> Posted by Rosita Najmi
The Center’s program on Financial Inclusion for Persons with Disabilities is honored to host a photo exhibit, “USAID and Inclusive Development: Mainstreaming Disability in the Millennium Development Goals: Toward 2015 and Beyond.” The exhibit was originally commissioned for the 2010 observance of UN International Day of Persons with Disabilities (December 3), which is an annual observance established by the United Nations in 1981, with a purpose, among others, of promoting a greater understanding of disability issues.
The exhibit includes photographs (17) demonstrating disability inclusion in Cambodia, Ecuador, Kenya, Macedonia, Mongolia, Montenegro, Pakistan, Tanzania, Uganda, United States, and Zambia. The display also highlights case studies (11) from Albania, Bulgaria, Cambodia, Egypt, Jamaica, Kazakhstan, Russia, Tanzania, and Vietnam.
With this exhibit, the Center continues its efforts to foster dialogue and action towards financial inclusion for all vulnerable populations, including persons with disabilities. Visitors (individuals or groups) are encouraged and welcome. To arrange a viewing, please contact Program Manager Rosita Najmi.
For more information regarding USAID and its Disability Policy and Programming, please click here.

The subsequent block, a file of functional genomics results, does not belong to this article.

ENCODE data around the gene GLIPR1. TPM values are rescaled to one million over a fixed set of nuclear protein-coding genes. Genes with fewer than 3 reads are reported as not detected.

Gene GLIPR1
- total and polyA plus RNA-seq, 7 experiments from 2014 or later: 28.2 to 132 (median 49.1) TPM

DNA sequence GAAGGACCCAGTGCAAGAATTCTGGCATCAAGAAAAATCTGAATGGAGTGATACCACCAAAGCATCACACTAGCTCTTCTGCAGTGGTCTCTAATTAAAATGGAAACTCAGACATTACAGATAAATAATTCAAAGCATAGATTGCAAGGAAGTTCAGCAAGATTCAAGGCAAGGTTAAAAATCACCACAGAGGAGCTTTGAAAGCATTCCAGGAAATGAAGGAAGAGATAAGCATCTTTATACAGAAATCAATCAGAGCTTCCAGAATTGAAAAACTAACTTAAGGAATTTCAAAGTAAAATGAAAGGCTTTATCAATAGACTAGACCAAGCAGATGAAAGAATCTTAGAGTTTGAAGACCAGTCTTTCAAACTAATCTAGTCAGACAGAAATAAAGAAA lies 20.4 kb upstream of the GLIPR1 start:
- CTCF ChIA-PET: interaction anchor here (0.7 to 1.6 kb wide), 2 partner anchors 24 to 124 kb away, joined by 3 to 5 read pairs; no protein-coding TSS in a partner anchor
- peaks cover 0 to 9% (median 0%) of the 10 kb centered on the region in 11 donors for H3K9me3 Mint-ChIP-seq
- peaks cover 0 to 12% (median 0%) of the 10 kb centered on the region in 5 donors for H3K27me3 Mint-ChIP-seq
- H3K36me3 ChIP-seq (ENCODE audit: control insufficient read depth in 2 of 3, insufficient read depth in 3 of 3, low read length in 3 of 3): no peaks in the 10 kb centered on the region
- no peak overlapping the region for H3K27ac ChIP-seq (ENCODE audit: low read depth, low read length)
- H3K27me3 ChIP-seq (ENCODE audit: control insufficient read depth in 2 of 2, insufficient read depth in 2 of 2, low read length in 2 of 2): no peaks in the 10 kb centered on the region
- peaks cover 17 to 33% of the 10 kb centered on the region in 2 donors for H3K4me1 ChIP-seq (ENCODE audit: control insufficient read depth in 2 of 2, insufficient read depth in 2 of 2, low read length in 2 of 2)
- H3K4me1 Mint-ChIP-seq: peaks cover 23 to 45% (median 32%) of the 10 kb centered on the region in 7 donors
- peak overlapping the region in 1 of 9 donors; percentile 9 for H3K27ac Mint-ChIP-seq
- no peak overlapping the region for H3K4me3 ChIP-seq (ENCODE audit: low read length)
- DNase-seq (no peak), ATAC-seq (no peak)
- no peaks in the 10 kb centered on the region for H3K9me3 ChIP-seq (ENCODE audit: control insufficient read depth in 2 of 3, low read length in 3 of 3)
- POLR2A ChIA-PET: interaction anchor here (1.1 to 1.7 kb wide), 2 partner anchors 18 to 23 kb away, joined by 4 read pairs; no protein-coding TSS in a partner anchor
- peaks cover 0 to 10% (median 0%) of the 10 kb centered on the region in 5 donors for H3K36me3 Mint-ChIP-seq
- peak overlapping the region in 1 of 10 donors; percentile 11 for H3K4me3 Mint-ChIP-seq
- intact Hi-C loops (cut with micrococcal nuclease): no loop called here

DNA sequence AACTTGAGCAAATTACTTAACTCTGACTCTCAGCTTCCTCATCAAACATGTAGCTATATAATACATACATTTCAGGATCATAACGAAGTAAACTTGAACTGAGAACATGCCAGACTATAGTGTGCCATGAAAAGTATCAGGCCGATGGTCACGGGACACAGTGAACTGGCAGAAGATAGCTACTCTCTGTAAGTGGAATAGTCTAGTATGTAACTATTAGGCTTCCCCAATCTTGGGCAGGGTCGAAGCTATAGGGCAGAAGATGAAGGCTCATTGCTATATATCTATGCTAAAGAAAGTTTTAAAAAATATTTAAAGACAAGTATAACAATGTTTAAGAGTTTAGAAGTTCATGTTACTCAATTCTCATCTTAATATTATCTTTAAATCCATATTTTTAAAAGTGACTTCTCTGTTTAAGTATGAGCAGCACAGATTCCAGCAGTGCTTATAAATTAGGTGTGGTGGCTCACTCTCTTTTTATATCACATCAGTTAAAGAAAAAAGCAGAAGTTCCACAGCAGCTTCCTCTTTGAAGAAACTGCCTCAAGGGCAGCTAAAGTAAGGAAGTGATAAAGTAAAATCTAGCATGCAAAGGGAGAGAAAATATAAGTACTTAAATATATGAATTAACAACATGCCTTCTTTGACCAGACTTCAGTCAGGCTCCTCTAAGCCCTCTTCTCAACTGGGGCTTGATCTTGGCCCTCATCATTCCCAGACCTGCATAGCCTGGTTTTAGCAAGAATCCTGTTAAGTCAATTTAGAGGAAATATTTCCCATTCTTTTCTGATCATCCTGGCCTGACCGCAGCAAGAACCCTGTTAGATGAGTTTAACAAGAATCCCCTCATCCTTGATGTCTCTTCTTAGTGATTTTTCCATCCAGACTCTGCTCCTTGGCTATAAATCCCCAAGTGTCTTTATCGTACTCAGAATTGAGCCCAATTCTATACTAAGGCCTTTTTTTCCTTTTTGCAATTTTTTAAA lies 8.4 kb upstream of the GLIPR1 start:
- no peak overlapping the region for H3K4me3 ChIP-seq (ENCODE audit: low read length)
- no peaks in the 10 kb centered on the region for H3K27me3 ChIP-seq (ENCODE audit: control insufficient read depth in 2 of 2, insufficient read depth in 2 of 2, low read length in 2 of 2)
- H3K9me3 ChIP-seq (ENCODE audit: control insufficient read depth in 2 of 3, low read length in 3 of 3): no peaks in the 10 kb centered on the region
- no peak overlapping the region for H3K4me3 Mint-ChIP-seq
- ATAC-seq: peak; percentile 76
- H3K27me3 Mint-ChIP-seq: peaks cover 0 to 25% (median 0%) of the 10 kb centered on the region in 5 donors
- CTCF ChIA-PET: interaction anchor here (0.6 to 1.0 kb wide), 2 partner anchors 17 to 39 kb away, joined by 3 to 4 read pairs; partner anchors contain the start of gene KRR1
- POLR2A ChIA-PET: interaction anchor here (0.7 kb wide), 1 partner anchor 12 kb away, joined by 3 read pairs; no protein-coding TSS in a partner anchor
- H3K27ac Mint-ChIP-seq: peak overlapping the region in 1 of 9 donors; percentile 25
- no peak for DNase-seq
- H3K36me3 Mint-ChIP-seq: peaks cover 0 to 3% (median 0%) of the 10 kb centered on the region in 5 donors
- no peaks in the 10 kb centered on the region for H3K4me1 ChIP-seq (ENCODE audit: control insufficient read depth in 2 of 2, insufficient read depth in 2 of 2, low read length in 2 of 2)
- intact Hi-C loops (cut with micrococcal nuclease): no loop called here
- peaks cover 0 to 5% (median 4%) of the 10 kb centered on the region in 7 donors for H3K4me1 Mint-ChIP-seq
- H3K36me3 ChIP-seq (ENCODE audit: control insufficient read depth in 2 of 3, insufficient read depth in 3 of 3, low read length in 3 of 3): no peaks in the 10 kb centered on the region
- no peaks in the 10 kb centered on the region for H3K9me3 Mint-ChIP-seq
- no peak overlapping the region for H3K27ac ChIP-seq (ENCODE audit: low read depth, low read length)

In September 1997, USAID adopted a groundbreaking policy that led to the creation of a detailed framework to guide the agency’s efforts in the areas of disability and inclusive development. The policy states that USAID will not discriminate against persons with disabilities and will work to ensure the inclusion of these individuals in USAID-funded programs and activities. The policy also calls on USAID missions to enlist partners, host-country counterparts, and other donors in a collaborative effort to end discrimination against, and promote equal opportunity for, persons with disabilities. USAID works to educate its employees on disability issues through courses and workshops. It provides tools and technical assistance to its field missions as they institutionalize the policy, and it has developed self-reporting mechanisms to track the agency’s progress in implementing the policy in Washington and overseas.
In 2005, Congress provided USAID with a dedicated source of funding to complement the agency’s commitment to including persons with disabilities in development programs and to empowering them to advocate for their own rights. To date, these initiatives have supported programs in more than 40 countries, primarily through financial and technical assistance to USAID missions to promote their own inclusive development activities.